…let justice roll on like a river, righteousness like a never-failing stream!
Amos 5:24 (NIVUK)
An important way God spoke to Israel was through the prophets. Some spoke in a very down to earth way and others used visions and obscure language. We often think of prophets as people who foretold the future, but that was not the only way that the Old Testament prophets worked. In general, the prophets’ role was to help people understand what it meant to be the people of God, in their particular circumstances. He spoke for God, and he especially tried to get Israel to turn back to God and back to keeping the covenant when they slipped away from him.
Amos was doing an ordinary job as a shepherd and a dresser of sycamore-fig trees (7:14) but was called by God to deliver a particular message to Israel. The nation was oppressing the needy by exacting heavy interest payments. The wealthy, arrogant and brutal found it easier to get their rights in court, so the whole structure of society was unjust (5:10,12).
Amos said that Israel was multiplying their transgressions by going to the temples in Bethel and Gilgal to worship, yet their religion did not affect their lifestyle and so they were being hypocritical, worshipping God whilst treating others badly. As a result, the Lord wanted to take away their songs (vv. 21-23).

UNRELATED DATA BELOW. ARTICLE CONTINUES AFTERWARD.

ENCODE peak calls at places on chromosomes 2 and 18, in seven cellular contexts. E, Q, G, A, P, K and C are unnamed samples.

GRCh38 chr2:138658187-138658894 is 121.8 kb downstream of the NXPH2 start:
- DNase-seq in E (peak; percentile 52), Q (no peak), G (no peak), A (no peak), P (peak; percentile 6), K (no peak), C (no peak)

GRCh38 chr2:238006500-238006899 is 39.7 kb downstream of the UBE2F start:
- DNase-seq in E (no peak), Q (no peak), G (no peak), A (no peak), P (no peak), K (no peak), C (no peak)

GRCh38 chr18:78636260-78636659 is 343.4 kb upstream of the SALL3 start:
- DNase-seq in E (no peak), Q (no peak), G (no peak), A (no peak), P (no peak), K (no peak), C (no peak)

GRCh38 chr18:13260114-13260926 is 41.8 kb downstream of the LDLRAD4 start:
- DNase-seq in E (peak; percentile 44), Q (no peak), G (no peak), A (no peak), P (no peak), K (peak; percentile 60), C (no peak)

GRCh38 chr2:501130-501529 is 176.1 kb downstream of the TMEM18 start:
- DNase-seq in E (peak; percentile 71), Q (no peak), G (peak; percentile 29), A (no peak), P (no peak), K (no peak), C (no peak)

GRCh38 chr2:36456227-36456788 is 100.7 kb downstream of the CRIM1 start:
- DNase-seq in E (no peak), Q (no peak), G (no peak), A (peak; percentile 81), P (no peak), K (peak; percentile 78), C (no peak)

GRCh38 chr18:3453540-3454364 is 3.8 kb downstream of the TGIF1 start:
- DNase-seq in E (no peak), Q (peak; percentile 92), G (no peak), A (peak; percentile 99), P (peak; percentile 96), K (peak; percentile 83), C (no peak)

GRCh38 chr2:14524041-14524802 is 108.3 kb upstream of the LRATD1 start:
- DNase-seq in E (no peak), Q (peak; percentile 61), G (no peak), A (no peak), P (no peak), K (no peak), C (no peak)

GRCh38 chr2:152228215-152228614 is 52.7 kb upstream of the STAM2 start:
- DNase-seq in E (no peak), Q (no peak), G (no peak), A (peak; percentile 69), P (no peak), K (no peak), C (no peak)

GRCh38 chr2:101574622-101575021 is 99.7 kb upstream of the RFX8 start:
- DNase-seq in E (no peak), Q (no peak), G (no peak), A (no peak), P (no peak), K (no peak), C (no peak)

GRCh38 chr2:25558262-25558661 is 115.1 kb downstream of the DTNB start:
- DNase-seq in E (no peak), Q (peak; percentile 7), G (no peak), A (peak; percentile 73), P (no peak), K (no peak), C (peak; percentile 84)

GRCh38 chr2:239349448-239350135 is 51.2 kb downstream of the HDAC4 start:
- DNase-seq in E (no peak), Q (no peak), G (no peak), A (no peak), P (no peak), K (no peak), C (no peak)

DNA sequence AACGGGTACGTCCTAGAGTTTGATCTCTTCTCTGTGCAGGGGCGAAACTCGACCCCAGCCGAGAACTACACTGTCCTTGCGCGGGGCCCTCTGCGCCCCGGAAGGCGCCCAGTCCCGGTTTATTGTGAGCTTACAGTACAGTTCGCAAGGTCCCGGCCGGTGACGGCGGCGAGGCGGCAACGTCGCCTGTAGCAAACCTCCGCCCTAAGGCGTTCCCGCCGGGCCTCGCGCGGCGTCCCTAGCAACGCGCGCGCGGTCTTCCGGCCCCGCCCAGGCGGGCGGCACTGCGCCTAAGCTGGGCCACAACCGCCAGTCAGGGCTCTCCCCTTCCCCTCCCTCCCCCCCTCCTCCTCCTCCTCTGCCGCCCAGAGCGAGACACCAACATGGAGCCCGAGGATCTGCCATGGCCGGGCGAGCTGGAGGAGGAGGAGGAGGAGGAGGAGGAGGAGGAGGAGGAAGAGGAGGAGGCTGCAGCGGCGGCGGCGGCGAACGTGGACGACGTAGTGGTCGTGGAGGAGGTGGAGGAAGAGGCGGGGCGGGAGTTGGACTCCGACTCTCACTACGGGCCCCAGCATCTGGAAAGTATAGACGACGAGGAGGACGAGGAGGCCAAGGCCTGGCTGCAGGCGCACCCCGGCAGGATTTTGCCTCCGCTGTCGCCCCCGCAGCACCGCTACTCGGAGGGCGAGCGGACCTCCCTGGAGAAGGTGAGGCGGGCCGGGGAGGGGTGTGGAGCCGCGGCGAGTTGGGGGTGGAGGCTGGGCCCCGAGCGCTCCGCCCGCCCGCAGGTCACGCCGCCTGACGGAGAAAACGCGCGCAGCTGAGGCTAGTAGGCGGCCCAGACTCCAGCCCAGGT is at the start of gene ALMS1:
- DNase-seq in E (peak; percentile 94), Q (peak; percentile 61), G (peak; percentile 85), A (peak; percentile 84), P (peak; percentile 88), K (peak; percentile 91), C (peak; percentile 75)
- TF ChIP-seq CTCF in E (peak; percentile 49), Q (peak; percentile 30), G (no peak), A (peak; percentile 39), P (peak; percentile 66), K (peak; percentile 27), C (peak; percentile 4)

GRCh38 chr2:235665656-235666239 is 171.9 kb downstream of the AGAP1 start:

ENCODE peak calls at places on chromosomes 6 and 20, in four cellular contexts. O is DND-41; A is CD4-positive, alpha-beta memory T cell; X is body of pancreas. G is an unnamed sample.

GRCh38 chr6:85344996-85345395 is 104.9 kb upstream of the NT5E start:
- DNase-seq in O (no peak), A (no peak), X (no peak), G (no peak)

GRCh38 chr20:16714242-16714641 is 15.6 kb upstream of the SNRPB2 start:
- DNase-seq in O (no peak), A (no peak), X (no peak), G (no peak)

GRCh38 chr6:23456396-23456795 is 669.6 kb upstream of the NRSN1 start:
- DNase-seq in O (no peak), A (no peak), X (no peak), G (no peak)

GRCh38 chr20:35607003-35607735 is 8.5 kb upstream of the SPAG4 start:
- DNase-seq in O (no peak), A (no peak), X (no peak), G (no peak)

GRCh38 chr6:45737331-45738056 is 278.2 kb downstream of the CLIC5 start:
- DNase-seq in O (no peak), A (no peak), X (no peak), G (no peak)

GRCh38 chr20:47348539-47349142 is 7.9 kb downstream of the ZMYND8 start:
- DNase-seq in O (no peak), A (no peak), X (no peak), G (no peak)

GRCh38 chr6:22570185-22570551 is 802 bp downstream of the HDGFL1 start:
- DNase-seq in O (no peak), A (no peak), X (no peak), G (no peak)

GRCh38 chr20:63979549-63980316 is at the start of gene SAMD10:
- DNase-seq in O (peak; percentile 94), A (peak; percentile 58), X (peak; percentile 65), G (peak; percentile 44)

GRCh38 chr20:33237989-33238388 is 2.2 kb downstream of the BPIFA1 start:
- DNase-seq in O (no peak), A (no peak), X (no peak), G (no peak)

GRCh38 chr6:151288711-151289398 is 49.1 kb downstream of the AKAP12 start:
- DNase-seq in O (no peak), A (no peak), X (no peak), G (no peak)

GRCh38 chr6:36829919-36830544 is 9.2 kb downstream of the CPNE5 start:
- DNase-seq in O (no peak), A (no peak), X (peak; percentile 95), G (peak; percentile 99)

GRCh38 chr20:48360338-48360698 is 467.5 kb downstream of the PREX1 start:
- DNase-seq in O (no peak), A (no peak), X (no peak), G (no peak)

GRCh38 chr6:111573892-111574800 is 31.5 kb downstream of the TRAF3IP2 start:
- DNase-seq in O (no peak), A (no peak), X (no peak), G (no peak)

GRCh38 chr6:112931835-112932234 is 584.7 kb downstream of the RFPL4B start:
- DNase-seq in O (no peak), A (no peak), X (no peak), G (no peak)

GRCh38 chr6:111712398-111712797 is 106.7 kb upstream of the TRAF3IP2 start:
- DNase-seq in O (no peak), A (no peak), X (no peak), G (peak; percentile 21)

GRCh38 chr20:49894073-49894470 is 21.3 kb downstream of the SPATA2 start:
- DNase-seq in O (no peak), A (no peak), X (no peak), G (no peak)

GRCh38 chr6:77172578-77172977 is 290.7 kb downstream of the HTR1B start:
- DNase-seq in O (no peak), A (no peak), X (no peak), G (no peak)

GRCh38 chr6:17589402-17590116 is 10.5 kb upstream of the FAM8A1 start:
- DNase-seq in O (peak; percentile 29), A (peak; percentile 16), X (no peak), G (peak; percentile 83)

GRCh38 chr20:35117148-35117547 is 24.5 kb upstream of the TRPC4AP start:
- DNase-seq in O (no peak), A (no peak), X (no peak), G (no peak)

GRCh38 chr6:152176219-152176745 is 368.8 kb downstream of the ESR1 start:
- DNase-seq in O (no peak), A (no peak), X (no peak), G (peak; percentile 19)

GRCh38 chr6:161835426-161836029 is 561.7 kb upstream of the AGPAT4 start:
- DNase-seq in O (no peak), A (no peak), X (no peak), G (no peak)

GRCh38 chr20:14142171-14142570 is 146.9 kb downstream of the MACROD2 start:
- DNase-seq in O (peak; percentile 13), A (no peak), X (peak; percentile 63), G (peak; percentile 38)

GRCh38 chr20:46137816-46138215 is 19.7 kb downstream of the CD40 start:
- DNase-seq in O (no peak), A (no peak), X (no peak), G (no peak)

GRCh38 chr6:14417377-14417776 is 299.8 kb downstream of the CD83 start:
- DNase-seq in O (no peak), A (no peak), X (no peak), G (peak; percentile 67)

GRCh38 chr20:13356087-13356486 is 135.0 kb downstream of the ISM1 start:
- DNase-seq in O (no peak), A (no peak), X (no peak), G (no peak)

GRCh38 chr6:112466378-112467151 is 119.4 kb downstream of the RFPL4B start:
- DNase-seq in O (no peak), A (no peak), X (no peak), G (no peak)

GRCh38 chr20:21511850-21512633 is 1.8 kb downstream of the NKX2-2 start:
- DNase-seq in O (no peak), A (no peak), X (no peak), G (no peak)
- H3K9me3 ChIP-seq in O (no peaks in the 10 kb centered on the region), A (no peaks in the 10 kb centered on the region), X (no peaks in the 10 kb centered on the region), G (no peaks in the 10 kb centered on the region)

The lesson for Christians today is if our worship in church isn’t accompanied by a lifestyle that honours God by loving others, then it is worthless. We can honour Jesus with our lips in a church service but what value is it if we dishonour him the other six days a week by treating other people badly? The prophet tells Israel to seek good and not evil (v.4) and let justice and righteousness roll on (v.24) – can it mean anything less for Christians today?
How do we treat the people we see everyday, in our families, in the workplace and at the supermarket? What about on a wider scale? Are we concerned about those in our world who are enslaved, dispossessed, or persecuted? Do we care about those who are discriminated against for their gender, race, or sexual orientation? Do we consume as much as we can while being blind to the poor and needy? God’s people must be honest, just, caring, kind, compassionate and not self-indulgent. We should treat all people properly, giving them the value they deserve, never assuming certain groups have more rights than others.
As a nation, Israel never did get it right. But one Israelite did. In his humanity, Jesus the Israelite expresses fully who God is and invites us now to bear the restored image of God through the Holy Spirit living in us.
Justice and righteousness are seen perfectly in Jesus, and may they flow into and out of us as he lives in and through us.
Loving Father may our worship not just be singing your praises, but caring for the poor, the despised, and the discriminated. May justice and righteousness flood this nation, as we share the love and compassion of Jesus with others. In Jesus’ name, we pray. Amen.
Study by Barry Robinson
About the writer:
Barry Robinson is a Minister in Grace Communion International and Regional Pastor for the South of England
Grace Communion International Camberwell
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